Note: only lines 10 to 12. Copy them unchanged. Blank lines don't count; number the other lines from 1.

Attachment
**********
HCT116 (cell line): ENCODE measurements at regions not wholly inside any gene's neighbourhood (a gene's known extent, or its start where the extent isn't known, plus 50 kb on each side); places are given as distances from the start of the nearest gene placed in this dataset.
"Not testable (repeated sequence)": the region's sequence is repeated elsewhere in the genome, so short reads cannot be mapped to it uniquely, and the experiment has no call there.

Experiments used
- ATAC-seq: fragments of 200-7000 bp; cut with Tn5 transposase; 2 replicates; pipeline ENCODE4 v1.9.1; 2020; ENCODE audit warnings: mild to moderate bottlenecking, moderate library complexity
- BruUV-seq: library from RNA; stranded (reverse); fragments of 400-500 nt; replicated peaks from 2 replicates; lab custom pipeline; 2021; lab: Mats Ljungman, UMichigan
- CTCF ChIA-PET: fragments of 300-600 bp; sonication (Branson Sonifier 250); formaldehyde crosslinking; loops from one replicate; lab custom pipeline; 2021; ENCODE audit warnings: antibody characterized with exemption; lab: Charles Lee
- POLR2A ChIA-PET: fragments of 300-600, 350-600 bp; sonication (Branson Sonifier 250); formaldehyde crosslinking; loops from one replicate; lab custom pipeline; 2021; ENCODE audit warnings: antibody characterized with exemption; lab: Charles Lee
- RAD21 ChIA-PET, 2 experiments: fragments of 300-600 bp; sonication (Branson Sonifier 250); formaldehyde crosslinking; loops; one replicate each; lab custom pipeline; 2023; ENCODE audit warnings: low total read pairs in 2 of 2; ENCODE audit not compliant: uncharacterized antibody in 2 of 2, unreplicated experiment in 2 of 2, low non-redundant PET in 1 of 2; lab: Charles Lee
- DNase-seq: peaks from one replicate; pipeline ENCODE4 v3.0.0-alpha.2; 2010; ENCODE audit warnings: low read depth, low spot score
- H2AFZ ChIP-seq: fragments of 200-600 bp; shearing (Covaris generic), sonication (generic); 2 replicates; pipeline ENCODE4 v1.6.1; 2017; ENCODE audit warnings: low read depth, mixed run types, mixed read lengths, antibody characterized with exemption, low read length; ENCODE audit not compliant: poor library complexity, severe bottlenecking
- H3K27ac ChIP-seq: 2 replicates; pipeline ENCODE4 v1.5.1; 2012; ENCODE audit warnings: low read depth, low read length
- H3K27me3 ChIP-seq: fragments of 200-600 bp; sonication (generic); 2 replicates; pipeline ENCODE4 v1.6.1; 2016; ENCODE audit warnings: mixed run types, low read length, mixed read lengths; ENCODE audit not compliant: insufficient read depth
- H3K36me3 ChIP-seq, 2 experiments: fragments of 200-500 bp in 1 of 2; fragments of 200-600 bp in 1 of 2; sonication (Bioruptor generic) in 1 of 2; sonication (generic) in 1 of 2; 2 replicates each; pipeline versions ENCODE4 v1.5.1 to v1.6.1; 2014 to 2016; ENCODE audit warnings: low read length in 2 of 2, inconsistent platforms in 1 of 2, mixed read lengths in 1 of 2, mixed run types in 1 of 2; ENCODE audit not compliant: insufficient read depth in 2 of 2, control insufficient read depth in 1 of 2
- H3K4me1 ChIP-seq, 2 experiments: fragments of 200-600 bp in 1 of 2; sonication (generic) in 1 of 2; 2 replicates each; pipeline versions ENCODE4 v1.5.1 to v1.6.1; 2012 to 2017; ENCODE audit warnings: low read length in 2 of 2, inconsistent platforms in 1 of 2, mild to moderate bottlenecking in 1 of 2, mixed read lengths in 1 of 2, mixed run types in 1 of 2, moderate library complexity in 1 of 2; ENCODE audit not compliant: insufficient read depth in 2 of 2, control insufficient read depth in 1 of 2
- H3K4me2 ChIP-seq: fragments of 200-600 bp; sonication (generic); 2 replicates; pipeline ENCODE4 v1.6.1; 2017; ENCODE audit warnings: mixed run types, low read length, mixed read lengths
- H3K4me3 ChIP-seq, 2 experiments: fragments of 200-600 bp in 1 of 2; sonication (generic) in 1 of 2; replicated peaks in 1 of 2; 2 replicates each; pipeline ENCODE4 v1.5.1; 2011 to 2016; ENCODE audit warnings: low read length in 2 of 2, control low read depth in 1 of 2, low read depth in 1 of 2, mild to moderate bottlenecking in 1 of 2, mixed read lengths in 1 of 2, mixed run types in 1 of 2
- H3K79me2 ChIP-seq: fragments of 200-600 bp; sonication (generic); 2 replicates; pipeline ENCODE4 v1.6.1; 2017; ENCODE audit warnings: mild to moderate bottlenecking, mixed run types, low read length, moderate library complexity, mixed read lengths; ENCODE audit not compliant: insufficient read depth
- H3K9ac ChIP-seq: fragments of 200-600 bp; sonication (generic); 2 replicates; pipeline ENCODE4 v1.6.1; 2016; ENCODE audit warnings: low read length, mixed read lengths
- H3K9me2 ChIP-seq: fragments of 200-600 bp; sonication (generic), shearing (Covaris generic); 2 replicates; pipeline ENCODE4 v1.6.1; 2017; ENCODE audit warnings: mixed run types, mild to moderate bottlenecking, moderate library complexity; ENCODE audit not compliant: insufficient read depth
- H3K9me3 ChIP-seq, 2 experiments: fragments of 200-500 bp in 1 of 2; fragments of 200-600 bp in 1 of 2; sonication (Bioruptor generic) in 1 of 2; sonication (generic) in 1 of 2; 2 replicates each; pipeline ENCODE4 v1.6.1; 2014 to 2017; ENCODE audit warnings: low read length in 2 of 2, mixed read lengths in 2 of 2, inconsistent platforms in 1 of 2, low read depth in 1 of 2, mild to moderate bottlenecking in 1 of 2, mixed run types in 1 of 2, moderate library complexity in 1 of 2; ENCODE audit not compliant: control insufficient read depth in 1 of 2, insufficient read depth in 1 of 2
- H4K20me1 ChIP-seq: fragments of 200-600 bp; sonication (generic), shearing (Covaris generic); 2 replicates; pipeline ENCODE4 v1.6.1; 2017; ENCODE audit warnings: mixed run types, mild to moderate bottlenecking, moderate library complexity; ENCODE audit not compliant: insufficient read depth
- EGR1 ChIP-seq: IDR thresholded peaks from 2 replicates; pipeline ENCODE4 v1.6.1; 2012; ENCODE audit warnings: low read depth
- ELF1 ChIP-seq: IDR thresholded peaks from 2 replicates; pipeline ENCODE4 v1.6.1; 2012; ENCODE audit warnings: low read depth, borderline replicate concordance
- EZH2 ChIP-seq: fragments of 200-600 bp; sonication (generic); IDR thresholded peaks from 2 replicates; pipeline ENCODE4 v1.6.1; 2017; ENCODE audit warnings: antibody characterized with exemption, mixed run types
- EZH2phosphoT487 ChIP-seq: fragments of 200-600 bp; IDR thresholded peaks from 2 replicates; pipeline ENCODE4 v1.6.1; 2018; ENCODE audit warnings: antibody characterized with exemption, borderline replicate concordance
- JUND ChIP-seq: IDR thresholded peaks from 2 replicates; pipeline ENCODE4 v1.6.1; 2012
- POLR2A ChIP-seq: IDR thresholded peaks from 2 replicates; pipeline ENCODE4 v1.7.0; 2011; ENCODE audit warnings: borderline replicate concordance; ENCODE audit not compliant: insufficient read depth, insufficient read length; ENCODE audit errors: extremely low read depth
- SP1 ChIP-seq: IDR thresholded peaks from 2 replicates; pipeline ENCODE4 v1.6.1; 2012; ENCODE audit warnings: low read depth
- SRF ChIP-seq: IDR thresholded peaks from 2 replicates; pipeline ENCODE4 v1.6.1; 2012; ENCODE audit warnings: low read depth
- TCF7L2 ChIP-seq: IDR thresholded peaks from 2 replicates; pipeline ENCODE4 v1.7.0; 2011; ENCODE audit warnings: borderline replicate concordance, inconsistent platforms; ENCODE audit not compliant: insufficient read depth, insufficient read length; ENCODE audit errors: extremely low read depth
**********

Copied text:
- H2AFZ ChIP-seq: fragments of 200-600 bp; shearing (Covaris generic), sonication (generic); 2 replicates; pipeline ENCODE4 v1.6.1; 2017; ENCODE audit warnings: low read depth, mixed run types, mixed read lengths, antibody characterized with exemption, low read length; ENCODE audit not compliant: poor library complexity, severe bottlenecking
- H3K27ac ChIP-seq: 2 replicates; pipeline ENCODE4 v1.5.1; 2012; ENCODE audit warnings: low read depth, low read length
- H3K27me3 ChIP-seq: fragments of 200-600 bp; sonication (generic); 2 replicates; pipeline ENCODE4 v1.6.1; 2016; ENCODE audit warnings: mixed run types, low read length, mixed read lengths; ENCODE audit not compliant: insufficient read depth